This little chapel, at the heart of a community of hospitality has spoken of the power of God's love for the outcast and forlorn for nearly 900 years. It has been a beacon of hospitality for people most of us forget or would like to forget as we go about our busy lives. At times, it has fallen into disrepair or disuse, even being used to house pigs at one point in its history, I believe. So it's very good to see that, today, there is again a committed, regular worshipping congregation and a strong group of Friends who are not only caring about the building, but developing it so that it can continue to be a place of hospitality as well as of worship and witness.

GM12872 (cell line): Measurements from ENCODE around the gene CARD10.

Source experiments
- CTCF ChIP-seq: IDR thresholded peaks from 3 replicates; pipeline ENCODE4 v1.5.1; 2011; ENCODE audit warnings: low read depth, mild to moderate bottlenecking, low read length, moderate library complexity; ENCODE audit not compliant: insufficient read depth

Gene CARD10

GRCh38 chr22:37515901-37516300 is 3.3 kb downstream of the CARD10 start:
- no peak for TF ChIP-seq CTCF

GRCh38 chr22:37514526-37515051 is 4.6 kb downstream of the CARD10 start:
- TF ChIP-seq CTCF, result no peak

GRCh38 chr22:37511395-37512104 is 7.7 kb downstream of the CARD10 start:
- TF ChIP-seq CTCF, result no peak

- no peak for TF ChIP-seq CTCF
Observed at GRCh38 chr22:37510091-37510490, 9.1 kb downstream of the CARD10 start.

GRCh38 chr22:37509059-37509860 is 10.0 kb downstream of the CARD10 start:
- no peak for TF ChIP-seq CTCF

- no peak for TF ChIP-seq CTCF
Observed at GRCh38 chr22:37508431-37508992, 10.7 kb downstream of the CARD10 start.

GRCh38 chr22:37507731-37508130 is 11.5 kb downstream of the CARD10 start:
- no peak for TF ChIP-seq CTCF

St Mary Magdalen's chapel reminds Ripon and the surrounding areas of the power of God's love for all people. Today, there are many people living in this area of Yorkshire who feel marginalized - not fully part of society's opportunities and successes. There are families and single people who are glad of foodbanks to put food on their tables; debt counselling projects that report that anxiety about debt and actual debilitating debt is a growing problem; older, housebound people who long for company and a chat and people caring for sick relatives who would love to get out and have a few hours recreation. There are families who struggle to allow their children the opportunities for education and travel that many enjoy. The organizations that support people with dementia and mental illness are becoming cinderella services with need outstripping provision.